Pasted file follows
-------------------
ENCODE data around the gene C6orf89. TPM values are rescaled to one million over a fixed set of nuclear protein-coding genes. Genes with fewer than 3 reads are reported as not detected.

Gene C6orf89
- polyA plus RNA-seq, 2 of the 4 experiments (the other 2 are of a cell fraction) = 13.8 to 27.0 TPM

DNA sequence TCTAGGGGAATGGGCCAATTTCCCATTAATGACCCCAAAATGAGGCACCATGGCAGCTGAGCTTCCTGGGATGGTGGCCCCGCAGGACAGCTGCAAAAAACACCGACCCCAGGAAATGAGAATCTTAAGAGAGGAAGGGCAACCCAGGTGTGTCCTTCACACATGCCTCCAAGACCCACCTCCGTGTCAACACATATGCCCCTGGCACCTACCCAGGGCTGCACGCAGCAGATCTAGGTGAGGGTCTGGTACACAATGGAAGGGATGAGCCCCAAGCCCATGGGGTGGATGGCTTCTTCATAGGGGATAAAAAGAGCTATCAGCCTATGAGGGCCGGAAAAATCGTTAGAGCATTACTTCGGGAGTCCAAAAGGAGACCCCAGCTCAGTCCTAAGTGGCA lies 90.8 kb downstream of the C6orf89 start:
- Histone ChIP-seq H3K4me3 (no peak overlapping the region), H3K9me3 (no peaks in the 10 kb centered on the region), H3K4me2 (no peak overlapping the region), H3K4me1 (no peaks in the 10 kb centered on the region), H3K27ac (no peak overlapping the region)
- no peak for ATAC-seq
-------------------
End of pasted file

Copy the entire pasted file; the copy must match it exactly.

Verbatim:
ENCODE data around the gene C6orf89. TPM values are rescaled to one million over a fixed set of nuclear protein-coding genes. Genes with fewer than 3 reads are reported as not detected.

Gene C6orf89
- polyA plus RNA-seq, 2 of the 4 experiments (the other 2 are of a cell fraction) = 13.8 to 27.0 TPM

DNA sequence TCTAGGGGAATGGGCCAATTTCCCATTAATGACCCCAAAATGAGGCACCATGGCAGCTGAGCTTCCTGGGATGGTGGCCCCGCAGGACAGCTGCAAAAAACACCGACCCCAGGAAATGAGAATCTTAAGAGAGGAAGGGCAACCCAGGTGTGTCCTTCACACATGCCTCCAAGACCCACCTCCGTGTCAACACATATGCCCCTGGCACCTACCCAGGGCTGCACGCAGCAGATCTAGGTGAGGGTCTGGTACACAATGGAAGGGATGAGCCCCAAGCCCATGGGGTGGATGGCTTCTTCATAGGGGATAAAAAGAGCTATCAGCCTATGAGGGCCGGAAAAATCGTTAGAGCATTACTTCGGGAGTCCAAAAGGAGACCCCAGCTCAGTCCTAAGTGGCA lies 90.8 kb downstream of the C6orf89 start:
- Histone ChIP-seq H3K4me3 (no peak overlapping the region), H3K9me3 (no peaks in the 10 kb centered on the region), H3K4me2 (no peak overlapping the region), H3K4me1 (no peaks in the 10 kb centered on the region), H3K27ac (no peak overlapping the region)
- no peak for ATAC-seq